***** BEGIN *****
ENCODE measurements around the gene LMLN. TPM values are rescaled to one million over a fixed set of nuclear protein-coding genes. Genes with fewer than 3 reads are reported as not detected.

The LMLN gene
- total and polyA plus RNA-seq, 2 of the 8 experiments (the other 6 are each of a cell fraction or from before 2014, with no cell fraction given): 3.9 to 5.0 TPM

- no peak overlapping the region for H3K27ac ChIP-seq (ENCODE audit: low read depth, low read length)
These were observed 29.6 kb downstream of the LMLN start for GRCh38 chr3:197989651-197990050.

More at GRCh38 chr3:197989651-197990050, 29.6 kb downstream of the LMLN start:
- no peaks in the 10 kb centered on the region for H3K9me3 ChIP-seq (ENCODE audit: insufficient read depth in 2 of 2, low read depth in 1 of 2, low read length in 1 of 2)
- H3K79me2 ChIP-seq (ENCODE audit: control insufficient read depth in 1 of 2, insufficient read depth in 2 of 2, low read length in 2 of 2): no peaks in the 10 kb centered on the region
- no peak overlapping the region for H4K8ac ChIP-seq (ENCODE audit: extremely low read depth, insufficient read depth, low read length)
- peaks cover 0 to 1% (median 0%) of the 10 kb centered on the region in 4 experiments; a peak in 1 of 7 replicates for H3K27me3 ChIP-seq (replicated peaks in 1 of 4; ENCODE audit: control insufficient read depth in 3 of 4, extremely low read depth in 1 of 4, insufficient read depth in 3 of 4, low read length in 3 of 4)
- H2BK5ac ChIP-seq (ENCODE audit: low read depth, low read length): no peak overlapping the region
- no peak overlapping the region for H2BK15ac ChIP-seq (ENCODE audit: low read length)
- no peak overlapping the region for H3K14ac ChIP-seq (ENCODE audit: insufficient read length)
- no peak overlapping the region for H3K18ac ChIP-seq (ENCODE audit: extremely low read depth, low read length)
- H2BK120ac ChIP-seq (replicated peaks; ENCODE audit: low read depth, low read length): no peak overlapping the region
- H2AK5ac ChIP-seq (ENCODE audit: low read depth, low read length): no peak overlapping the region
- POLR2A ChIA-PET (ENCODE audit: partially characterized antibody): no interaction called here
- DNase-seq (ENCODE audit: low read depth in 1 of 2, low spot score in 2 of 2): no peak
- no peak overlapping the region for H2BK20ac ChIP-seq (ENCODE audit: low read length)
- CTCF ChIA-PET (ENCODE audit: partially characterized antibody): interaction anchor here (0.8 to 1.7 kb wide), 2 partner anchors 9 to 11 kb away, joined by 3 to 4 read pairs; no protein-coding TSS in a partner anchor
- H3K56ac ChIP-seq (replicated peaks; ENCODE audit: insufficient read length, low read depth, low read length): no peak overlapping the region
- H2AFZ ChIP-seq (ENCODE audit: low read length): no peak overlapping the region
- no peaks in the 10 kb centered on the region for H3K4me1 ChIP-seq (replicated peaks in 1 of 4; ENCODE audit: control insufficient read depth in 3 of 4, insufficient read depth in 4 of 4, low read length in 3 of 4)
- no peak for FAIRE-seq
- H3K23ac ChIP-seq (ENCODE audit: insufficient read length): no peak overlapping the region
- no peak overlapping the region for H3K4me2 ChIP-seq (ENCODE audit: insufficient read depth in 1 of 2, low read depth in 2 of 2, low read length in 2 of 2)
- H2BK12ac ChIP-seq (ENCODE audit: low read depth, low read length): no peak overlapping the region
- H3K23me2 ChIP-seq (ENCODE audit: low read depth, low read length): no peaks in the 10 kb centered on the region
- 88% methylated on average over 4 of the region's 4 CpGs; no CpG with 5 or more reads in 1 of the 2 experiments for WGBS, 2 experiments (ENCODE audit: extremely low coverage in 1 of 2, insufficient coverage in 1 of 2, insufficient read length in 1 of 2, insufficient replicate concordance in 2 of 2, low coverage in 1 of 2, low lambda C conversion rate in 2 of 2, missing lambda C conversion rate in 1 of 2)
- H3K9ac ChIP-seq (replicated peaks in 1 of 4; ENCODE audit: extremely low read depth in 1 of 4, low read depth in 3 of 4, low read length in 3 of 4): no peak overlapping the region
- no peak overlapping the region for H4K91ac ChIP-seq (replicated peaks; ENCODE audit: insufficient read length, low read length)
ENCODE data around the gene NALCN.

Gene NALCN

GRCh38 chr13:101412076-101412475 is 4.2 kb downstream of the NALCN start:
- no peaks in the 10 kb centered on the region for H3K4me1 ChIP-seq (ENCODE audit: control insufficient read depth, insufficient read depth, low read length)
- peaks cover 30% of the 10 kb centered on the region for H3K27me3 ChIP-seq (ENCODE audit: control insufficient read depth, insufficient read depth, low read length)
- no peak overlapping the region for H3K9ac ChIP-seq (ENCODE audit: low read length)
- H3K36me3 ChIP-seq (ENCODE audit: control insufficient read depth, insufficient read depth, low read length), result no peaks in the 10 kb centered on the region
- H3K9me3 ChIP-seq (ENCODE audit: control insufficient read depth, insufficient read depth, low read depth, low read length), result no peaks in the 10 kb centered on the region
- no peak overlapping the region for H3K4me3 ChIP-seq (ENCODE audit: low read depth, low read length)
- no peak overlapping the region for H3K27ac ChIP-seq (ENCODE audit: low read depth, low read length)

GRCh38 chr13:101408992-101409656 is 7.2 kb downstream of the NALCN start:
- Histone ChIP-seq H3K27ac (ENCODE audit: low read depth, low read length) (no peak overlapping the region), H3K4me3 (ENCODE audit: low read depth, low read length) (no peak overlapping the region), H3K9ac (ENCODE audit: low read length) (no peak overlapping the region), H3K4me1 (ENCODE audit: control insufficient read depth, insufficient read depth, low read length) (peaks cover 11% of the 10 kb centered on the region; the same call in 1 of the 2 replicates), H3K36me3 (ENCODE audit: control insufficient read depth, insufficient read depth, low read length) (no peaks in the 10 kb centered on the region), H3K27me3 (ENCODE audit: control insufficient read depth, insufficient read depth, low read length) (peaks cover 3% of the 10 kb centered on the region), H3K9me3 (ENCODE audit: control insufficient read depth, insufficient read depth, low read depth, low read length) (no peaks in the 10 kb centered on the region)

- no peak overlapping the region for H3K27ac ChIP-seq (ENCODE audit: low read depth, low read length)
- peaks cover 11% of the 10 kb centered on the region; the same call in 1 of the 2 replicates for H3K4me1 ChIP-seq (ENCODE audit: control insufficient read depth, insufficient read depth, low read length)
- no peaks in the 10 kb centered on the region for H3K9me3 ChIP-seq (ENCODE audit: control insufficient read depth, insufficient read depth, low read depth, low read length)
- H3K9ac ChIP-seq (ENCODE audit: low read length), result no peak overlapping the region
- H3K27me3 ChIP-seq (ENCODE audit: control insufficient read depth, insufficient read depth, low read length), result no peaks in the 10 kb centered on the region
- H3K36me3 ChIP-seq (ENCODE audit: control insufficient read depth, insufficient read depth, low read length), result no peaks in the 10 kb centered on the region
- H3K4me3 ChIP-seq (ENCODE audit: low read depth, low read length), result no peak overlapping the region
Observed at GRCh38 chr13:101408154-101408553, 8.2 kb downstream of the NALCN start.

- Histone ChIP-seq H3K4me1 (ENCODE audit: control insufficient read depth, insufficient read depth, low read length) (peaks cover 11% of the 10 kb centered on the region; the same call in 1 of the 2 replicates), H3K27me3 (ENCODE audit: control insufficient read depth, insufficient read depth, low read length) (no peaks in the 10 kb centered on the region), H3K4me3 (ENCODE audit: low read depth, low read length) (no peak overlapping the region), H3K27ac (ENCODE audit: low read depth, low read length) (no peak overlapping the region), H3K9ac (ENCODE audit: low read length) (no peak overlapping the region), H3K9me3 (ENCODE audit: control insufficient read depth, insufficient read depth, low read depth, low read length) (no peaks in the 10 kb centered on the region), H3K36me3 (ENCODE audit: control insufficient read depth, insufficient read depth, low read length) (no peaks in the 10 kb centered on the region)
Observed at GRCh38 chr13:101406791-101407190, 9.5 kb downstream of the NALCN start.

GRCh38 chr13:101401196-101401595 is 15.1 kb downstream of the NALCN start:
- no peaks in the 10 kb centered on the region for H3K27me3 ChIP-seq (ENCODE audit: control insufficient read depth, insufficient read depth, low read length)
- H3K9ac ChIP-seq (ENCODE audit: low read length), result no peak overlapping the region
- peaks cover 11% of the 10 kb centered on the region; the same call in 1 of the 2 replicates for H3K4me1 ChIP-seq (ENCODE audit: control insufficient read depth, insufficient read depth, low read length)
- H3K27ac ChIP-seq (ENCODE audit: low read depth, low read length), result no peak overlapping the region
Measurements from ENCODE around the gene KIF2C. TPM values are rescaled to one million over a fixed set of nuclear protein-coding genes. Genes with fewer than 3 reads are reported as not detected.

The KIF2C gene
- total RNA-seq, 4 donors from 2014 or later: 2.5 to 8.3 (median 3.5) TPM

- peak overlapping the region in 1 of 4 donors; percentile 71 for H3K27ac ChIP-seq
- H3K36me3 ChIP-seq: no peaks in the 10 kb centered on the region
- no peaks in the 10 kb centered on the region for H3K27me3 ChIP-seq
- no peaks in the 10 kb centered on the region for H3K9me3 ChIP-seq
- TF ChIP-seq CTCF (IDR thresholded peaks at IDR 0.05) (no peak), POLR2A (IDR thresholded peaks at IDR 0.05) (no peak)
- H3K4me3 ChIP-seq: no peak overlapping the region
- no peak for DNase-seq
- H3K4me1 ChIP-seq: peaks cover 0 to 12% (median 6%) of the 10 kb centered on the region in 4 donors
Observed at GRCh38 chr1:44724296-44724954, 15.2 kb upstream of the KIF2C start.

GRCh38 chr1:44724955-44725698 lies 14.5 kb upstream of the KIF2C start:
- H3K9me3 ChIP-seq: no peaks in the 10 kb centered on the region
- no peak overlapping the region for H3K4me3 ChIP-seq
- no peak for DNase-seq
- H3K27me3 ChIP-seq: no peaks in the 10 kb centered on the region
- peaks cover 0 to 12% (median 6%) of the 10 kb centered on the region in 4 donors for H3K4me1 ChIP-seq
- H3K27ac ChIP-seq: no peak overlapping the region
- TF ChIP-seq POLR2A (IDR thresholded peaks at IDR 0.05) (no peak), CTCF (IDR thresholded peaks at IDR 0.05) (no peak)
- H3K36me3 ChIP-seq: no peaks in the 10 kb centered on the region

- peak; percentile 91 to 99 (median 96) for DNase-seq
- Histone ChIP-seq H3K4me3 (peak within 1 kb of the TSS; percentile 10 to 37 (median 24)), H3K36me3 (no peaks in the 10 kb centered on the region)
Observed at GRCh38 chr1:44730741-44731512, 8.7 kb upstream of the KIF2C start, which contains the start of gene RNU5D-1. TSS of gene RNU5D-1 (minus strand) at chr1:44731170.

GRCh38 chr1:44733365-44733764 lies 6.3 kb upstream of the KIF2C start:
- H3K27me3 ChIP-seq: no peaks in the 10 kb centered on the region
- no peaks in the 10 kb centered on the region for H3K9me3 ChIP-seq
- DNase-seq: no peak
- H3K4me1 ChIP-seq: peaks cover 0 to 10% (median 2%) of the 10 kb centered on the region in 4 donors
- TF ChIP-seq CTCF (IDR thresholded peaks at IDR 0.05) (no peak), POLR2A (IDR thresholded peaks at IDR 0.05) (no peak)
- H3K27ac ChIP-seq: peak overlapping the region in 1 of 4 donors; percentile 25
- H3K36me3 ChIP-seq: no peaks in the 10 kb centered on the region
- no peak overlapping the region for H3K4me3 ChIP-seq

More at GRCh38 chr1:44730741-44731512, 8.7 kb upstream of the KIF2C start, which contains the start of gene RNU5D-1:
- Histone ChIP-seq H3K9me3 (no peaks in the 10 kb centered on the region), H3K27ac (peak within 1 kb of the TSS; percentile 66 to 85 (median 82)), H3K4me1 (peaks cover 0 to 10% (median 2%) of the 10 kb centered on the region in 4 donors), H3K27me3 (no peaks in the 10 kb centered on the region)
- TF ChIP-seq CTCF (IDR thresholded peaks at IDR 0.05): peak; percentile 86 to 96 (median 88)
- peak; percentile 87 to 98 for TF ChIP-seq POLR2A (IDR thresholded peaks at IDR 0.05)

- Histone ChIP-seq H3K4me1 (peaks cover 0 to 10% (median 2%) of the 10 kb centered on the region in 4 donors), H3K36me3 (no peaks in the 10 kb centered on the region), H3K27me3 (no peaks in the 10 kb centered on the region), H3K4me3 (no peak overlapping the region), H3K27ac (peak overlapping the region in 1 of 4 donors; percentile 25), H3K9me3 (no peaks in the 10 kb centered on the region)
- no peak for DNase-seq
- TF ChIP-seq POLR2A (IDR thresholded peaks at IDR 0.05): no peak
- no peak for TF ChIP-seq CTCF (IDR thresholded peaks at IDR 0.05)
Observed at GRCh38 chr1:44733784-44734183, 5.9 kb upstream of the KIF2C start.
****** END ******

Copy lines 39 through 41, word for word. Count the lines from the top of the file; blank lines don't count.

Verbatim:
- H3K9me3 ChIP-seq (ENCODE audit: control insufficient read depth, insufficient read depth, low read depth, low read length), result no peaks in the 10 kb centered on the region
- no peak overlapping the region for H3K4me3 ChIP-seq (ENCODE audit: low read depth, low read length)
- no peak overlapping the region for H3K27ac ChIP-seq (ENCODE audit: low read depth, low read length)